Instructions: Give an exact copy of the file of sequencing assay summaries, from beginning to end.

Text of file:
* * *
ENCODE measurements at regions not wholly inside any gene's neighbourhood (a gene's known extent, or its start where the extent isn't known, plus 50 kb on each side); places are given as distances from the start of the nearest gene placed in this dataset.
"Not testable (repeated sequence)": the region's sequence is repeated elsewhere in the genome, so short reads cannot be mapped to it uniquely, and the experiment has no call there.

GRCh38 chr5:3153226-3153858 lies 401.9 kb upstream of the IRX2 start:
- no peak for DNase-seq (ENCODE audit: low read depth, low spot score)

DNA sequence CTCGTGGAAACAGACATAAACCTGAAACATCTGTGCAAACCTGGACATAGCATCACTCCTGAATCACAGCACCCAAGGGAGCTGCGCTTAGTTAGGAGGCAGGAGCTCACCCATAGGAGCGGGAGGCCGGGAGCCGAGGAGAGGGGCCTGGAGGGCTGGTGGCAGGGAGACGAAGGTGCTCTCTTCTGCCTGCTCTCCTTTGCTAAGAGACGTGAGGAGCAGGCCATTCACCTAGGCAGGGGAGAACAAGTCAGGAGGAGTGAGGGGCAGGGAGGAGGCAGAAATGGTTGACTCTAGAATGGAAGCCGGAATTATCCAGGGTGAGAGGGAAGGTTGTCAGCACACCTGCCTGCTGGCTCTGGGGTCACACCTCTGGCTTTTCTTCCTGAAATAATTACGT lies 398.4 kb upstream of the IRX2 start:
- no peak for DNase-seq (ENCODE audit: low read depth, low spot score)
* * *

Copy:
ENCODE measurements at regions not wholly inside any gene's neighbourhood (a gene's known extent, or its start where the extent isn't known, plus 50 kb on each side); places are given as distances from the start of the nearest gene placed in this dataset.
"Not testable (repeated sequence)": the region's sequence is repeated elsewhere in the genome, so short reads cannot be mapped to it uniquely, and the experiment has no call there.

GRCh38 chr5:3153226-3153858 lies 401.9 kb upstream of the IRX2 start:
- no peak for DNase-seq (ENCODE audit: low read depth, low spot score)

DNA sequence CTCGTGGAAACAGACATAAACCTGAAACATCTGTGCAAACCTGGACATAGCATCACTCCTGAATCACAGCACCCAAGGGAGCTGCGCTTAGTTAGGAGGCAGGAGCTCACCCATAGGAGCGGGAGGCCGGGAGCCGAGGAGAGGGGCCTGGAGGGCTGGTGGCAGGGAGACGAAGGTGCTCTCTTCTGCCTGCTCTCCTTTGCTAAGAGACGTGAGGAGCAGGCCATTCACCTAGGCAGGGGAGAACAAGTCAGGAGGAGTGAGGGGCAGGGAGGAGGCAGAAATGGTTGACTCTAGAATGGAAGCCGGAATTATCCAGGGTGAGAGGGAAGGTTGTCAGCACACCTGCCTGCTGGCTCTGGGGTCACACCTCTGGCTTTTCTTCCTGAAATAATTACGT lies 398.4 kb upstream of the IRX2 start:
- no peak for DNase-seq (ENCODE audit: low read depth, low spot score)